Outsourced chief investment officers, or OCIOs, are a service model where a pension plan sponsor or other institutional investor delegates certain decision-making responsibilities to a third party OCIO provider. Once the asset owner makes the original delegation, the OCIO implements, monitors and executes the investment and risk management strategies, within agreed upon parameters.
Here are five areas to consider when evaluating an OCIO: the range and quality of services, investment approach and flexibility, investment performance, fees and organizational stability.
The range and quality of services
In an OCIO relationship, each asset owner will normally retain high level strategic decisions. Beyond this, they delegate a range of ongoing functions to the OCIO. The range of delegated decisions normally includes some, or all of the following: selection, monitoring and replacement of managers; monitoring of investment performance; implementation and transition; tracking and execution of risk management strategies; rebalancing and cashflow management; and reporting and compliance.
In most cases the OCIO will utilize in-house capabilities to deliver these services. However, for speciality capabilities, like transition management, they may further outsource the function to another party.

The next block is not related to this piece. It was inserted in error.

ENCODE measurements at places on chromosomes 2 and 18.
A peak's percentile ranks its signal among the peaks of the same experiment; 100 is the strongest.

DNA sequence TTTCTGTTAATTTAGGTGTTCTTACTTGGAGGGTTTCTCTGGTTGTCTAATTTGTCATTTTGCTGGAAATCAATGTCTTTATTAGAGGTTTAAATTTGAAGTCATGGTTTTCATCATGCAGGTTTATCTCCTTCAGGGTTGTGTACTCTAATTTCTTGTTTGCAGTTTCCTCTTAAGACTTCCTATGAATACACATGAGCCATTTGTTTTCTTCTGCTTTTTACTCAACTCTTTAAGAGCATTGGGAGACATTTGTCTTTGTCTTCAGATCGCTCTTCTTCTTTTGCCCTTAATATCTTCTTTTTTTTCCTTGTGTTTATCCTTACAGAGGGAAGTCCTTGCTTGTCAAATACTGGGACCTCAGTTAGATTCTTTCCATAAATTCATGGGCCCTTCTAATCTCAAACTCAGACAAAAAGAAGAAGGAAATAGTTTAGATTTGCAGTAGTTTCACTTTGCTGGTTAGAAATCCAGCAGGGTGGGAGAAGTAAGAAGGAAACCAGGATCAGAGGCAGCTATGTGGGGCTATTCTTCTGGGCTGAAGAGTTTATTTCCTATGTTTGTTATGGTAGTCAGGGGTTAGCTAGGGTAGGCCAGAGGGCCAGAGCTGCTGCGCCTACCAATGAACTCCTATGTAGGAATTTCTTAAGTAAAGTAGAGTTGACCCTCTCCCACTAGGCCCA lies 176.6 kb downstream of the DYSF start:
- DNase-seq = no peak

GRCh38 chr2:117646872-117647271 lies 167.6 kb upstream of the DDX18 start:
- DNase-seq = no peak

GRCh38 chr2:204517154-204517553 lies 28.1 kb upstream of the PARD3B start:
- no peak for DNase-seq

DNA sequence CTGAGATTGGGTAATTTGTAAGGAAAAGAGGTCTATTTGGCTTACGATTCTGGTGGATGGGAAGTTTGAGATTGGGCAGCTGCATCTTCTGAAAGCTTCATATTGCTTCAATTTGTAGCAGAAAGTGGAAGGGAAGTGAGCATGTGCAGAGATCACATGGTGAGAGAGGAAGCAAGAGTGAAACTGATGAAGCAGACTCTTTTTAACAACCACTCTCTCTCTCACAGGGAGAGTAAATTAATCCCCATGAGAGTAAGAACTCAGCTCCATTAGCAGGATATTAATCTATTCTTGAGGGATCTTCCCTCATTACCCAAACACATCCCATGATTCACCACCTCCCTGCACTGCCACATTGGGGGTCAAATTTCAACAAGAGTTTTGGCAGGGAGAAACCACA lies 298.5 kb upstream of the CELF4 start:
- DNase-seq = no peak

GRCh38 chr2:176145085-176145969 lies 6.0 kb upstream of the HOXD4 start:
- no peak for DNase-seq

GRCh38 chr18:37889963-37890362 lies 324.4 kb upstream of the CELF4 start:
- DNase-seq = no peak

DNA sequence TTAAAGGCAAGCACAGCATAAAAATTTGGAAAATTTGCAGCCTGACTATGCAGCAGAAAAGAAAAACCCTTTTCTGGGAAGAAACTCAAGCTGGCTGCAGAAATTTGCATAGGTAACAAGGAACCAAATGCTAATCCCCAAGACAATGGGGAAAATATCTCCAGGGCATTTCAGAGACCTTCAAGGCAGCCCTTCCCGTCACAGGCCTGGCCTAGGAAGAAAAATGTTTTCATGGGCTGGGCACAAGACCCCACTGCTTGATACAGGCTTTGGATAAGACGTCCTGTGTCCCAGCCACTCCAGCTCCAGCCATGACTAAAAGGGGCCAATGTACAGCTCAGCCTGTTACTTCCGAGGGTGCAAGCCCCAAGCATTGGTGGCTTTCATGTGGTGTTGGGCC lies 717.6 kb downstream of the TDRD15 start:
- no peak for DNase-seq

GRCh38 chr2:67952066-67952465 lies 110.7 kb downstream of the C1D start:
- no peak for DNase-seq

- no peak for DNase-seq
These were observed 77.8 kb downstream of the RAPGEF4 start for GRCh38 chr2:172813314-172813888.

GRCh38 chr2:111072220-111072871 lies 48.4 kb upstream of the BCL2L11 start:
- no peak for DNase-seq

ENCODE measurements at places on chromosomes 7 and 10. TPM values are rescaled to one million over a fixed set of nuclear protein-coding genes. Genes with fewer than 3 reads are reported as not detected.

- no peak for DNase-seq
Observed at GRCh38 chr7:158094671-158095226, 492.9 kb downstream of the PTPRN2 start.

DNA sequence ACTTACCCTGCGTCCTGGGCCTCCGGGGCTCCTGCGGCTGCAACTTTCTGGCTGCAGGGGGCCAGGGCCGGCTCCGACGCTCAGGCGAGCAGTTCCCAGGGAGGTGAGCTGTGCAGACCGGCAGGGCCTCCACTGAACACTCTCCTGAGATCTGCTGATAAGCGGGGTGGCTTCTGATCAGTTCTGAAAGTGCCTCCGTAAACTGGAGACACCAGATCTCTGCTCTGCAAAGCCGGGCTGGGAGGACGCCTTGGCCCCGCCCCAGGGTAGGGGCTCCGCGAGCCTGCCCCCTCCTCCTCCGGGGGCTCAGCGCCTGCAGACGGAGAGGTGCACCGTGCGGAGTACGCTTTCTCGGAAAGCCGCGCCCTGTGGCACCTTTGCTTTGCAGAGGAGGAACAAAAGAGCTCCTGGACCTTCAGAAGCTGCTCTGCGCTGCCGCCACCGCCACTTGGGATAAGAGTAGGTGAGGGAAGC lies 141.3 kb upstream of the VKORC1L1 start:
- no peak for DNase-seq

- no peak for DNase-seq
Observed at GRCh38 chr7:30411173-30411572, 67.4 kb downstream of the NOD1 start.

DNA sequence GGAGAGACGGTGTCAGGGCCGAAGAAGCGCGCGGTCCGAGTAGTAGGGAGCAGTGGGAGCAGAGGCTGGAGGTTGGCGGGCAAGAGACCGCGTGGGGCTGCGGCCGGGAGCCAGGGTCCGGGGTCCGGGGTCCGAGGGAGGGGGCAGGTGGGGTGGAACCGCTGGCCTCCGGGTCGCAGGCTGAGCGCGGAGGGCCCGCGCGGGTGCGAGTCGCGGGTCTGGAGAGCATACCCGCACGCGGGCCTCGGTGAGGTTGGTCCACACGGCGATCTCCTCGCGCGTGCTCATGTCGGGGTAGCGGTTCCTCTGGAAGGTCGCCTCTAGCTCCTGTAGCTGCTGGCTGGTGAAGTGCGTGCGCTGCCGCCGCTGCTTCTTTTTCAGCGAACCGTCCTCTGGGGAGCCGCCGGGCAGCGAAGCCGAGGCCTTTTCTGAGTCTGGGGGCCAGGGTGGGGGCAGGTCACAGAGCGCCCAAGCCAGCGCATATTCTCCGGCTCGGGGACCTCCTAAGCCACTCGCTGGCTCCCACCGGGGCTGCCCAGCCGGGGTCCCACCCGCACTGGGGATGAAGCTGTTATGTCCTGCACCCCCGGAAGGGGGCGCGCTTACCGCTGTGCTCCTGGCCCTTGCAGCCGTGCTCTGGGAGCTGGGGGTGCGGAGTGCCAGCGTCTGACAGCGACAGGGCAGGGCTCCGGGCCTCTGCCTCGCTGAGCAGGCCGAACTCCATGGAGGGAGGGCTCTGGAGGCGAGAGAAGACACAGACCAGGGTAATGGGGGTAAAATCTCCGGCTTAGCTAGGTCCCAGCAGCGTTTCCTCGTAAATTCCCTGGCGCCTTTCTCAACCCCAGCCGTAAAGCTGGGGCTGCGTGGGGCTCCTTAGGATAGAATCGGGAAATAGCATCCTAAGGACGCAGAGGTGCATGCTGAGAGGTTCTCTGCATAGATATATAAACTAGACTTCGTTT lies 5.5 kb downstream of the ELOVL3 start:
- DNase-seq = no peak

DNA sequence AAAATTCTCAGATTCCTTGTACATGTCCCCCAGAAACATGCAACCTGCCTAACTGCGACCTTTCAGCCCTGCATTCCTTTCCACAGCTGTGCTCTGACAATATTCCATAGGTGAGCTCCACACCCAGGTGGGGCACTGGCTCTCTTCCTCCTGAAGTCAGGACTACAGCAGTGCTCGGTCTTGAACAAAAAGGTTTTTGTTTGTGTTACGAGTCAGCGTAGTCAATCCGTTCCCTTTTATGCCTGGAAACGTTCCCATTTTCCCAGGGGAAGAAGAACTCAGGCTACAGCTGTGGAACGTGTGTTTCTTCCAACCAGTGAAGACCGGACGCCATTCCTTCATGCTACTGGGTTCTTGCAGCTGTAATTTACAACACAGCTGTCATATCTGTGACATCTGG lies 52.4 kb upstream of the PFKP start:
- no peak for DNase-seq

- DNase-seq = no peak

For DB pension plans, the bundle of services could also include valuations, asset mix studies, regulatory filings and pension administration.
When evaluating the capabilities of an OCIO, it is important to first identify the bundle of service necessary for the target level of delegation and determine how each potential OCIO can satisfy the required functions in the mandate. It is then important to assess the quality of those capabilities. For example, if you are looking for an OCIO provider to manage the asset mix, consistent with the liability structure, you might lean towards a consulting firm OCIO, that may draw upon large globally integrated asset liability modelling and risk management teams and tools.
Investment approach and flexibility
Assessing the investment capabilities of an OCIO will focus on the following key elements:
Available Funds – Most OCIO providers will offer a range of internally built and maintained multi-manager funds. Assessing these funds involves an assessment of the quality the underlying mandates and internal manager research and portfolio construction capabilities of the OCIO.